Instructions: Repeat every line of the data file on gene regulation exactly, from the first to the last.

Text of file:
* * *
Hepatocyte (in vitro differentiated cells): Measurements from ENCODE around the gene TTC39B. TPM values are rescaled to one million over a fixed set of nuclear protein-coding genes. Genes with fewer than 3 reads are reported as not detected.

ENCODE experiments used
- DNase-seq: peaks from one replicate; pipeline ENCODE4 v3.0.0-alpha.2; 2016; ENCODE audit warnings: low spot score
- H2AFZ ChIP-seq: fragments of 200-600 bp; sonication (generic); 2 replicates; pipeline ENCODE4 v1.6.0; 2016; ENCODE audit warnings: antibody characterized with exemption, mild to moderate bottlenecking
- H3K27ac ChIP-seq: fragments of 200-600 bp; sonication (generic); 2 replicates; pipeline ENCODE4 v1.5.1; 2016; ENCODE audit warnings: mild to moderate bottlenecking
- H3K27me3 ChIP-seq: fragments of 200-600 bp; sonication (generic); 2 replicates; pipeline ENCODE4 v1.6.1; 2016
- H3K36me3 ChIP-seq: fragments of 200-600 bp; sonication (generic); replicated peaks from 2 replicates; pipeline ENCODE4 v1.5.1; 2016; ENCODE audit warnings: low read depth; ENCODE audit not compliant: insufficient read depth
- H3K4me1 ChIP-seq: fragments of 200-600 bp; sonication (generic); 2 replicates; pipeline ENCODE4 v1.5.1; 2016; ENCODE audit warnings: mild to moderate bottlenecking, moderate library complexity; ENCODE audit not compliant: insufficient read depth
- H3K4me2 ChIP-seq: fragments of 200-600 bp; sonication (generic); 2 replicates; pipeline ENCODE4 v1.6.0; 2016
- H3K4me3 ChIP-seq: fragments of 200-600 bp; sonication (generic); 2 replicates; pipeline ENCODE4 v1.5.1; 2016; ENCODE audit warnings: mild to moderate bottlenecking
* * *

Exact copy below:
Hepatocyte (in vitro differentiated cells): Measurements from ENCODE around the gene TTC39B. TPM values are rescaled to one million over a fixed set of nuclear protein-coding genes. Genes with fewer than 3 reads are reported as not detected.

ENCODE experiments used
- DNase-seq: peaks from one replicate; pipeline ENCODE4 v3.0.0-alpha.2; 2016; ENCODE audit warnings: low spot score
- H2AFZ ChIP-seq: fragments of 200-600 bp; sonication (generic); 2 replicates; pipeline ENCODE4 v1.6.0; 2016; ENCODE audit warnings: antibody characterized with exemption, mild to moderate bottlenecking
- H3K27ac ChIP-seq: fragments of 200-600 bp; sonication (generic); 2 replicates; pipeline ENCODE4 v1.5.1; 2016; ENCODE audit warnings: mild to moderate bottlenecking
- H3K27me3 ChIP-seq: fragments of 200-600 bp; sonication (generic); 2 replicates; pipeline ENCODE4 v1.6.1; 2016
- H3K36me3 ChIP-seq: fragments of 200-600 bp; sonication (generic); replicated peaks from 2 replicates; pipeline ENCODE4 v1.5.1; 2016; ENCODE audit warnings: low read depth; ENCODE audit not compliant: insufficient read depth
- H3K4me1 ChIP-seq: fragments of 200-600 bp; sonication (generic); 2 replicates; pipeline ENCODE4 v1.5.1; 2016; ENCODE audit warnings: mild to moderate bottlenecking, moderate library complexity; ENCODE audit not compliant: insufficient read depth
- H3K4me2 ChIP-seq: fragments of 200-600 bp; sonication (generic); 2 replicates; pipeline ENCODE4 v1.6.0; 2016
- H3K4me3 ChIP-seq: fragments of 200-600 bp; sonication (generic); 2 replicates; pipeline ENCODE4 v1.5.1; 2016; ENCODE audit warnings: mild to moderate bottlenecking